The news reports from the nations news outlets handle the situation without emotion. I suppose if you are sitting at the Newark New Jersey airport waiting for your flight you can watch the news of the recent blizzard that struck South Dakota so violently. Dead cow carcasses buried under snow, nothing but a muzzle or a hindquarter exposed in the white landscape. Some ranchers have lost entire herds. To folks living in the more populous and less natural world it seems like a minor problem. If you are one of the ranchers it is a major problem indeed. Partly financial and partly emotional.
As the ranchers wonder around their pastures gathering dead carcasses, what feelings they must have? They watched in the cold of a South Dakota January night as each of these calves were born. They were the ones that wiped the amniotic fluid from their nostrils and blew life into them. The rancher was the one that made sure each cow and calf was “mothered up” each time the herd was moved so that neither would become distraught. The rancher was the one loaded the pick up everyday, two times a day, to take hay to the herd in the wet muddy days of March. In the warm, bright spring he gathered them together and laid his brand on their soft hides to tell the world “these are mine”. During the heat of summer he moved them from pasture to pasture, always watching for any sign of sickness or disease. With each case of foot rot, scours or bloat he dropped all plans and became the doctor, applied the medication and monitored the result. As the days became shorter and the chilly winds began to blow he observed the fruit of his toils and knew that he would soon experience the annual emotional roller coaster, sadness at shipping his herd to market and the joy of payday.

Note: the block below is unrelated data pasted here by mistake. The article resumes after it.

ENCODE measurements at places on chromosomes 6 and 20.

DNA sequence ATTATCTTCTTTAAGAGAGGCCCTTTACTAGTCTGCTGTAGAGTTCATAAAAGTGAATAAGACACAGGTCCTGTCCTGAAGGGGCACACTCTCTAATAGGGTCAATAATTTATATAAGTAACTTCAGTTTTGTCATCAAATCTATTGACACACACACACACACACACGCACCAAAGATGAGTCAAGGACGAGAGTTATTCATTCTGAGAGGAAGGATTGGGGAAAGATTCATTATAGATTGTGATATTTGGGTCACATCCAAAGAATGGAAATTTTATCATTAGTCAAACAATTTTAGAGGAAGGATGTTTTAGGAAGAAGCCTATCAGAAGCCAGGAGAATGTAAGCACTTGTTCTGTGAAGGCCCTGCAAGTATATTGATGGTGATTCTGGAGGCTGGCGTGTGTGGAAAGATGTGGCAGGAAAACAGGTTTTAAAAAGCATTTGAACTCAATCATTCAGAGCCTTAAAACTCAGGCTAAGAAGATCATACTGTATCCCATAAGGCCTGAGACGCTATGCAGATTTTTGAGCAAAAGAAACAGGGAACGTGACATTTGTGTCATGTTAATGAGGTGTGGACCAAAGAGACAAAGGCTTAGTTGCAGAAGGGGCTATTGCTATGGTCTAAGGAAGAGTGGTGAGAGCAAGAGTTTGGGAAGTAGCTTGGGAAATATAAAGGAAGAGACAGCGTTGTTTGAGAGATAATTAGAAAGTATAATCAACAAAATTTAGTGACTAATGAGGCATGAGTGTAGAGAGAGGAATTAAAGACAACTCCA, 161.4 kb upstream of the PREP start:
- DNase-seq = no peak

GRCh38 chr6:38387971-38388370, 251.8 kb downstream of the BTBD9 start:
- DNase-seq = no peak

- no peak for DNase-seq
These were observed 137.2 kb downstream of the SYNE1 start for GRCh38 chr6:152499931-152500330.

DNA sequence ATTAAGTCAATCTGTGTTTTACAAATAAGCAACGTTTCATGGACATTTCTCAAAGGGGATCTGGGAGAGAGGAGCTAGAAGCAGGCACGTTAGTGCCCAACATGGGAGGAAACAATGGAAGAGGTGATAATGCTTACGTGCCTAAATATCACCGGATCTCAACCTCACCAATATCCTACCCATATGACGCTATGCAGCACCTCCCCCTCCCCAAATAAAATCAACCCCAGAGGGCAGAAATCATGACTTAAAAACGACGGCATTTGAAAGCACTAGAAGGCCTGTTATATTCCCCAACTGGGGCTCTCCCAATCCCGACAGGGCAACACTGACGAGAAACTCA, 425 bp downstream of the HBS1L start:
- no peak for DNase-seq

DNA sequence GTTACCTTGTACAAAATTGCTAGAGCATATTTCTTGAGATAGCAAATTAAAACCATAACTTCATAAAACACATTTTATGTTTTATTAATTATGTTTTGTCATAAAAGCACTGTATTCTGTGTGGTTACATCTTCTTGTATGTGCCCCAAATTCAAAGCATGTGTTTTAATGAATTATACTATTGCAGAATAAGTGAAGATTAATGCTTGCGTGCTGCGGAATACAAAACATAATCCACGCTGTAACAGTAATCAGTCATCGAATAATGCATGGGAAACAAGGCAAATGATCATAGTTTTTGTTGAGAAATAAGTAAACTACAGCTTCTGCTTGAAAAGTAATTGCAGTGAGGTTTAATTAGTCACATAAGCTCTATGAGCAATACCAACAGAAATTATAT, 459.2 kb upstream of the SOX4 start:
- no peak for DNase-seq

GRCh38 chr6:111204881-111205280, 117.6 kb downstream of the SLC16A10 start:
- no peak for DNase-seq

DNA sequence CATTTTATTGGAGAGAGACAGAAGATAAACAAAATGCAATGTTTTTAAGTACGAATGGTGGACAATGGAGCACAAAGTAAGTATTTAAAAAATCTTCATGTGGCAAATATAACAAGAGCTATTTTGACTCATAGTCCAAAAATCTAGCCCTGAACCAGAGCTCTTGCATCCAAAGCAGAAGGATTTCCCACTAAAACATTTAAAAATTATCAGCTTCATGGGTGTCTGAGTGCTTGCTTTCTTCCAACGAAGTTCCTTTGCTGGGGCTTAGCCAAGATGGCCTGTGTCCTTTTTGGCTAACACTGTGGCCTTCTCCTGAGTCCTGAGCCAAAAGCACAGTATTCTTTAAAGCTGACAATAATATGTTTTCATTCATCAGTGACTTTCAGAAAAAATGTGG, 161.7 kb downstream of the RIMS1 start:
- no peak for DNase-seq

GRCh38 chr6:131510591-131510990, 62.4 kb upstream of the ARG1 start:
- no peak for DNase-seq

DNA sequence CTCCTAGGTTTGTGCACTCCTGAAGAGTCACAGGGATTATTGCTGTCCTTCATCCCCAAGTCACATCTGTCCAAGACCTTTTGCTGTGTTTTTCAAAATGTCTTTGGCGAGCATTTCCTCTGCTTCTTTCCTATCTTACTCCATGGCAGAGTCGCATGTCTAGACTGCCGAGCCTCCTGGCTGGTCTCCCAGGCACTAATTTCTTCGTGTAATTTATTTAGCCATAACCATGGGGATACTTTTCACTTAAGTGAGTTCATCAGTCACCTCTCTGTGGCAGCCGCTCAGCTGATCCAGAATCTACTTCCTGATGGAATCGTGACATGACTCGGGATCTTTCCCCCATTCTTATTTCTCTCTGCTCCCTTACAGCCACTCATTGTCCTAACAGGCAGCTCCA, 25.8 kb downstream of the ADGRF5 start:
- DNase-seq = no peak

Is this storm that inflicted 20-80% losses simply a freak occurrence? Does it just happen once every one hundred years or so, like it did in 1888? According to many predictions storms with large amounts of precipitation are likely to become more and more frequent. According to a study by the National Oceanic and Atmospheric Association (NOAA) these events should not be considered in isolation. The effects of green house gasses and the resultant climate change will increase the probability of this type of storm. We can expect to endure more weather variation, more heat in the summer and more rain in the spring and fall; not just a little more, a lot more. A more recent report in Nature states that up to 5 billion people will face an “entirely new climate by 2050”.
I am continually amazed at the reporting of this type of tragedy. Whether the story involves wildfires, drought, flooding or in this instance devastating blizzards, there is no mention of the role of climate change. As the political inaction around climate change continues the predictions are that the weather will become increasing erratic and less hospitable in the coming decades. It may not help the ranchers to know that green house gases helped to kill his cattle, but through the loss of his cattle we can focus our grief. We are bound to experience much grief related to climate change in the coming decades. As a nation we need to mourn those losses and focus our resources on improving the planet for our children and grand children. The black lifeless forms jutting from the snow drifts are not “just cows”, they are a harbinger of our future.